- The total funding raised by AiDash has climbed to $33 million, which the business intends to use to hire additional staff and further develop its platform.
- AiDash seeks to establish itself as a market leader by providing a solution that enables “satellite-powered” operations in utility, energy, and related industries.
- AiDash’s website claims that their artificial intelligence algorithms are case-specific, pre-trained, and revolutionary.
- In March, Avista, an energy company serving Eastern Washington, Idaho, and Oregon, partnered with AiDash to develop a wildfire resiliency plan.
- AiDash competes with Ursa, which develops a platform for aggregating and integrating data from a satellite network.
AiDash, a startup that monitors infrastructure using satellite images and artificial intelligence, announced today that it had raised $27 million in funding led by G2 Venture Partners with participation from BGV, National Grid Partners, and other strategic investors as part of its Series B funding round. Because of the increased sales, AiDash’s total capital has increased to $33 million, which the company expects to hire more employees and further improve its platform.
Many industries utilize satellite imagery to boost production, reduce environmental impact, and even make investment decisions. The benefits of using satellite imaging are numerous. Because of an expansion of data at the start of 2019, an estimated 5,000 satellites orbited the Earth — and because of advancements in artificial intelligence that enable an analysis of the pictures more accessible than ever before, satellite imagery is becoming increasingly popular. Under Markets and Markets, the geospatial analytics market is expected to grow from $6.9 billion in 2020 to $27.9 billion in 2025 if current trends continue.
AiDash’s future plans:
As a market leader, AiDash intends to establish itself in the utility, energy, and related industries by providing a solution that enables “satellite-powered” operations. It was founded in 2019 in San Francisco by serial entrepreneurs Abhishek Vinod Singh, Nitin Das, and Rahul Saxena. It uses high-resolution multispectral imagery and synthetic aperture radar (SAR) data to train artificial intelligence models that make predictions for maintenance, inspection, disaster, and disruption management.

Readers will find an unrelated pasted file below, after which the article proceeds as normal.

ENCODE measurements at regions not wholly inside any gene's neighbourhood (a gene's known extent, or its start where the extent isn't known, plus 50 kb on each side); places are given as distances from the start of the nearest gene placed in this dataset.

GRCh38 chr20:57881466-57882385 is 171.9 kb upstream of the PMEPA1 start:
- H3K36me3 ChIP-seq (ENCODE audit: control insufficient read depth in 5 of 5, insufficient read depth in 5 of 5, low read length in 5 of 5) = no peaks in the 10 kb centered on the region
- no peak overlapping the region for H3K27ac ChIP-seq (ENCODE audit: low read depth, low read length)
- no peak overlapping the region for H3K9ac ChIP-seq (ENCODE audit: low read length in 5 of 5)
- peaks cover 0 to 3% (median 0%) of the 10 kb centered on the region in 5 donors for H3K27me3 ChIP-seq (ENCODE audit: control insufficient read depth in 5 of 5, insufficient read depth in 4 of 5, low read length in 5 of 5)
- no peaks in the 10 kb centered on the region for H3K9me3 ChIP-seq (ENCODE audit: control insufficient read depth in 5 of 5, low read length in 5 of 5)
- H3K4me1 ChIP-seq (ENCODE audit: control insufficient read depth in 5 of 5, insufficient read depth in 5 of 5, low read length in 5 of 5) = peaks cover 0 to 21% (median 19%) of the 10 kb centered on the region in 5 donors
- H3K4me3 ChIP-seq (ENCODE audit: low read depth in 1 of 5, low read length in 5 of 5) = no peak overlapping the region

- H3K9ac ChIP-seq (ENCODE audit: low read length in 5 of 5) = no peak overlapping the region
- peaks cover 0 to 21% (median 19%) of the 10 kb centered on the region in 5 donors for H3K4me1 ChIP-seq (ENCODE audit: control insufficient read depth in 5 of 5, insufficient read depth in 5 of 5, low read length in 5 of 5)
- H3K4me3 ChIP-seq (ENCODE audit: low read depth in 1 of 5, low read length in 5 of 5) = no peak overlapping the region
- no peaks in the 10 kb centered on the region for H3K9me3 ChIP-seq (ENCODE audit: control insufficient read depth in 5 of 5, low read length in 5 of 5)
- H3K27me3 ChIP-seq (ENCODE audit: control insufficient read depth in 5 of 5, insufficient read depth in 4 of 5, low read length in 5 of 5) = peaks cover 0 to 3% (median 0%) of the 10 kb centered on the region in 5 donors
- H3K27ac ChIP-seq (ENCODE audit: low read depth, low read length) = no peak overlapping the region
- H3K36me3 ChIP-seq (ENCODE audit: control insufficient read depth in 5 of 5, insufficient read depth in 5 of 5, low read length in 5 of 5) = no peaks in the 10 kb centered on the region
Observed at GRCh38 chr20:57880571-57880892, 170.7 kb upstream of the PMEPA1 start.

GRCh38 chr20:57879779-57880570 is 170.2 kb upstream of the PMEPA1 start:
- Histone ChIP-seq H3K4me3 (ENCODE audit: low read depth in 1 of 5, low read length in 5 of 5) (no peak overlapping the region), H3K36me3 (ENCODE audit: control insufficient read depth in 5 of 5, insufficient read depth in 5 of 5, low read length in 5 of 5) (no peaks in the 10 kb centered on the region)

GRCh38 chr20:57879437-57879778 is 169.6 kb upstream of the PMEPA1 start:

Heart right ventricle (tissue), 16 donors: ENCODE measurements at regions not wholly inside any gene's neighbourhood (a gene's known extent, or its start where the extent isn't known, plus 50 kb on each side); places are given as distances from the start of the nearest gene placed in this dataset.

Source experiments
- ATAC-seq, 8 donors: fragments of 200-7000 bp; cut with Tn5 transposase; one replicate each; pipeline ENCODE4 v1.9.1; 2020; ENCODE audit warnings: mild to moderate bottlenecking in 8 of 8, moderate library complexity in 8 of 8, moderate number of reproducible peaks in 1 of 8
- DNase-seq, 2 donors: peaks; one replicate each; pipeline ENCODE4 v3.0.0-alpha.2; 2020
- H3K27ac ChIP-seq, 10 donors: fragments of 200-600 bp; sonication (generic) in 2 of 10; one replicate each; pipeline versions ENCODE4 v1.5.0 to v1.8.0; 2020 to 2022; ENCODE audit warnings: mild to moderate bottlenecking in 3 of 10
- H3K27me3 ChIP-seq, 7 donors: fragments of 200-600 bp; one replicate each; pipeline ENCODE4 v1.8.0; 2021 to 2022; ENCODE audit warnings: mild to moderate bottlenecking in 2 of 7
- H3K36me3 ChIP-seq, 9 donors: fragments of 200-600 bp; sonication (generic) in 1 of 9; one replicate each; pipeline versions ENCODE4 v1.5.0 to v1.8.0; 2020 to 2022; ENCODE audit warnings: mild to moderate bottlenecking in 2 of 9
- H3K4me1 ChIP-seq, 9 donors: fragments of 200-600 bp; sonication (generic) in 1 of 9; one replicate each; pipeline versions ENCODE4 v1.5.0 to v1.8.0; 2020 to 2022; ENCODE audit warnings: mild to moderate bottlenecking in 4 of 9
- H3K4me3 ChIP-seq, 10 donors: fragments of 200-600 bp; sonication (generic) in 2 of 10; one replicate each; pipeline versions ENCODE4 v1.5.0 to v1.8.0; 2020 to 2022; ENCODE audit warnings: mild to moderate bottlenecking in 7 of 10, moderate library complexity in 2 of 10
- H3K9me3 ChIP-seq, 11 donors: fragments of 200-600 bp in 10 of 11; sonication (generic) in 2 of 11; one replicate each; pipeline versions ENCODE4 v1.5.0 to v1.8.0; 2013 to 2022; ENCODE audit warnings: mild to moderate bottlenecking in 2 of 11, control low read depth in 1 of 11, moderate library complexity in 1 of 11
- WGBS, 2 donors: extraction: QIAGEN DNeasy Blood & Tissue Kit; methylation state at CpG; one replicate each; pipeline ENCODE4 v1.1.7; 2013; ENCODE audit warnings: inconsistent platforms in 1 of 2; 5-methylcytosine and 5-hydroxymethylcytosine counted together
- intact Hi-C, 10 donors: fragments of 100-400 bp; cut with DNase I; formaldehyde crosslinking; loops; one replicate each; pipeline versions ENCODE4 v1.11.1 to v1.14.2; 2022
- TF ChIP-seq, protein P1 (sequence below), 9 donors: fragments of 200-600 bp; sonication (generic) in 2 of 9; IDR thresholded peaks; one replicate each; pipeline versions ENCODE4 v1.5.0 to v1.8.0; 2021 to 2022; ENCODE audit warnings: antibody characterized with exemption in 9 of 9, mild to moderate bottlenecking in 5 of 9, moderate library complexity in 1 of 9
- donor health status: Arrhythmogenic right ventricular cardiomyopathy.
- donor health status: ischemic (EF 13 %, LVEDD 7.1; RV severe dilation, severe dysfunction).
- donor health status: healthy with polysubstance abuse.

SAR is a sort of radar that may be used to create two-dimensional photos of objects and three-dimensional reconstructions of the items they photograph. Compared to conventional, stationary radars, it works by exploiting the mobility of the radar antenna to produce a better resolution. This barrier is impervious to clouds, fog, and haze at all times of the day and night.
According to the AiDash website, the company’s artificial intelligence algorithms are case-specific, pre-trained, and innovative. Operational and management teams may extract relevant insights from past data and translate them into the most effective course of action using artificial intelligence algorithms. According to AiDash, the company offers a portfolio of satellite-based artificial intelligence technologies designed for essential industries like utilities, telecommunications, roads and railroads, intelligent cities, and mining.
Data from cellphones, vehicle-mounted devices, portable and preloaded sensors, and other sources is collected by AiDash to serve as ground truth for the system. Natural Resources Analytics provides analytics to customers such as National Grid and other Fortune 500 companies to mitigate the impact of wildfires, extreme weather events like hurricanes, and erosion on assets such as railways, highways, electricity transmission lines, and construction sites.
Avista, an energy business that serves Eastern Washington, Idaho, and Oregon, teamed with AiDash in March to design a wildfire resilience plan. According to David James, Avista’s plan manager, the platform enables the company to image its entire system, generate reports, and anticipate projects considering budget limits.
“This is a powerful platform that will help us differentiate between herbicide program, our encroachment program, and then our risk tree program,” he wrote in a recent statement.
Between 2019 and 2028, about 10,000 satellites are expected to be launched. The data analysis business is enormous, with Crunchbase estimating that geospatial firms have raised $4.1 billion in over 600 funding rounds.
AiDash competes with firms such as Ursa, which builds a platform for aggregating and fusing data from a network of satellites. Its competitors are Descartes Labs of Santa Fe, New Mexico, Cherre of New York, and Cape Analytics, which utilizes artificial intelligence and aerial images to do home insurance examinations.
Gartner believes in a report that geospatial analytics will become an integral part of many firms’ daily operations. “Increasingly, this means mastering the use of geospatial analytics and spatial thinking. For some organizations, this could be transformative — even becoming a launching pad for entirely new businesses.” the firm adds.